POLL: It’s more important to teach your kids “You can do anything!” than “Know your limits”

Most people say it’s more important to send kids the message “You can do anything” than the less ambitious “Know your limits.”

That’s according to the latest unscientific poll at SharylAttkisson.com.

Sixty-eight percent (68%) said it’s more important to teach children they can do anything. About one-third said it’s more important they learn their limits.

It’s more important to teach kids:

68% You can do anything

32% Know your limits

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6 thoughts on “POLL: It’s more important to teach your kids “You can do anything!” than “Know your limits””

  1. Not sure you know what your limits are without taking calculated risks and pursuing a lofty goal. However, a thoghtful approach is needed to avoid falling shot of a reachable goal due to poor planning or ignorance. How that for fence ridding?:-)

  2. I taught my own (now adult) 4 children that they can do anything and now wish that I had taught them to know their limits. They were all good students and it was a given that they would go to college. One dropped out freshman year, One is actually using her communication degree and making 6 figures. One has a communication degree and is in the restaurant business now, sometimes having to work in the restaurant because of being short staffed. One has a useless history degree and worked in retail until recently. College is not for everyone just because you’re smart. I wished that I had directed them to community college or trade schools.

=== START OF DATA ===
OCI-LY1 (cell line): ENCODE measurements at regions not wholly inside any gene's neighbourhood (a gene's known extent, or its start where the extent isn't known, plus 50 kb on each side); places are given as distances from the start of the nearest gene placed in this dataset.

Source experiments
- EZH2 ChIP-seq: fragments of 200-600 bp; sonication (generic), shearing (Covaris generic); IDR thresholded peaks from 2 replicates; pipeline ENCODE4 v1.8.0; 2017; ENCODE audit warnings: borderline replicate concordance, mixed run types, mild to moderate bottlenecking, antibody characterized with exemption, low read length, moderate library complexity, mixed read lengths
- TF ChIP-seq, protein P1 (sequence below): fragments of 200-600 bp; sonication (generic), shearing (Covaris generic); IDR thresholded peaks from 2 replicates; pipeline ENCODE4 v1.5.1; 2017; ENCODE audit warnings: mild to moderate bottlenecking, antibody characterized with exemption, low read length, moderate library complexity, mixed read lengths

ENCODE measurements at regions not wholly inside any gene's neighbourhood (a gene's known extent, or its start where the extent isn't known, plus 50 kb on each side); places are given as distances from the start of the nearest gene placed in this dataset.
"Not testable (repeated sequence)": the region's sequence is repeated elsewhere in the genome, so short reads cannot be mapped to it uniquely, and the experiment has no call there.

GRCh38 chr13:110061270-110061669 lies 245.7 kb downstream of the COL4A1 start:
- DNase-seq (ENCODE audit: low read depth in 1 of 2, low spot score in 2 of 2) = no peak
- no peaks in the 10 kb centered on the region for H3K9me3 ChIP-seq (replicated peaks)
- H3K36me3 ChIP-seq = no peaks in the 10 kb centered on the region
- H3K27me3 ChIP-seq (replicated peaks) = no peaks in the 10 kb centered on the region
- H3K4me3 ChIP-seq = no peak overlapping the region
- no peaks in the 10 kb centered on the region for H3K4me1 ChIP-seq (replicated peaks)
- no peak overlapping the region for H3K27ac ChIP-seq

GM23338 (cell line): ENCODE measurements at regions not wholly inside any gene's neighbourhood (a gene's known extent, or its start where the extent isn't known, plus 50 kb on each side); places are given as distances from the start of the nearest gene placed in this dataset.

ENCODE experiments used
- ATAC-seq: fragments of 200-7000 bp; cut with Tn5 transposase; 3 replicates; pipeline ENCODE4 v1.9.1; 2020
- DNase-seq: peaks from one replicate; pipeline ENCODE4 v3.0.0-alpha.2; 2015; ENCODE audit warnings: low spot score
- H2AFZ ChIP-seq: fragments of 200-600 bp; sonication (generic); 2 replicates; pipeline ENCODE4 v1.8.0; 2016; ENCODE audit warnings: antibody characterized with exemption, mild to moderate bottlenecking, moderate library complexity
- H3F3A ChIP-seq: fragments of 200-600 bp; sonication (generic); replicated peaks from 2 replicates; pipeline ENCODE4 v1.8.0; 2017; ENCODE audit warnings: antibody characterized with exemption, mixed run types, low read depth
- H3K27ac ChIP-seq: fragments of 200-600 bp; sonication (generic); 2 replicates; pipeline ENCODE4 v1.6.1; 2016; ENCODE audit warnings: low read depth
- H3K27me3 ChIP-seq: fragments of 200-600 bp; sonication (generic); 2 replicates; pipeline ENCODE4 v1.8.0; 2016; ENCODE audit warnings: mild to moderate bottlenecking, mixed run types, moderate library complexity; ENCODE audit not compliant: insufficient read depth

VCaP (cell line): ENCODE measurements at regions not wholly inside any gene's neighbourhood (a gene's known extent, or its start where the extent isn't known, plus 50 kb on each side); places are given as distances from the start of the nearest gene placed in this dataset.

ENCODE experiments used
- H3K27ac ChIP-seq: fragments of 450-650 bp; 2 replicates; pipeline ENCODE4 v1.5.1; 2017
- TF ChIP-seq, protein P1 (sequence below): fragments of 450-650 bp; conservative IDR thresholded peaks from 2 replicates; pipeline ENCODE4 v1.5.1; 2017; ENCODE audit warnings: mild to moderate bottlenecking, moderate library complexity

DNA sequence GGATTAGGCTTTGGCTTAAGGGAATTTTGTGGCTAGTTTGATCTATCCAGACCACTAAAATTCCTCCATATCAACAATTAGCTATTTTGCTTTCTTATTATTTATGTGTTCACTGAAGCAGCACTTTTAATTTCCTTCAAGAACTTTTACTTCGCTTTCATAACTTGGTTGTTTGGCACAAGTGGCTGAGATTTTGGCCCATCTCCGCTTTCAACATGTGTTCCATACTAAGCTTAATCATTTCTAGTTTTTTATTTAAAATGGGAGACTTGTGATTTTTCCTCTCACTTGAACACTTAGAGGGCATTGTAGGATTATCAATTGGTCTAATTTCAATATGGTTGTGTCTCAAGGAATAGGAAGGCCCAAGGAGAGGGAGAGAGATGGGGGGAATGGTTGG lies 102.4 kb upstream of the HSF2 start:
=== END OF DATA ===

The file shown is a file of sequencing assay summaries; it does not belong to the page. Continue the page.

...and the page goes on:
3. I am more of the “You can accomplish anything if you put your mind to it.”
    That would include critical thinking of how a child would accomplish something.
    Part of life is learning not only how to succeed, but also learning from failures.

    And life is not always fair.

    I am sure a number of people’s heads exploded reading that.

  4. I would offer a third option. Rather than teaching kids to “know their limitations” I think it’s more useful to help them understand their “strengths” and “weaknesses.” (What comes more naturally v. What takes much more work.) Understanding that, makes option #1, in the poll, more doable. That’s different than “limitations,” and it’s different than blind wishing. We can’t truly know what another person – even our own chid — is truly capable of. Self-awareness and helping children understand what comes naturally v. Those things that are more challenging is important perspective needed to realize true potential.

  5. The entire world is teaching kids, “You can do anything.” And it’s not really true, is it? There are absolutes that will get in the way. We can teach our kids to aim high and work hard and be disciplined without teaching them misleading inspirational quotes. I think kids need to hear the “Know your limits” message more than they currently do. I wouldn’t necessarily say it’s less ambitious, but maybe more realistic. And by encouraging them to excel and work hard within their limits. And within the confines of absolute truth, we can prepare our kids for greater success in their future.

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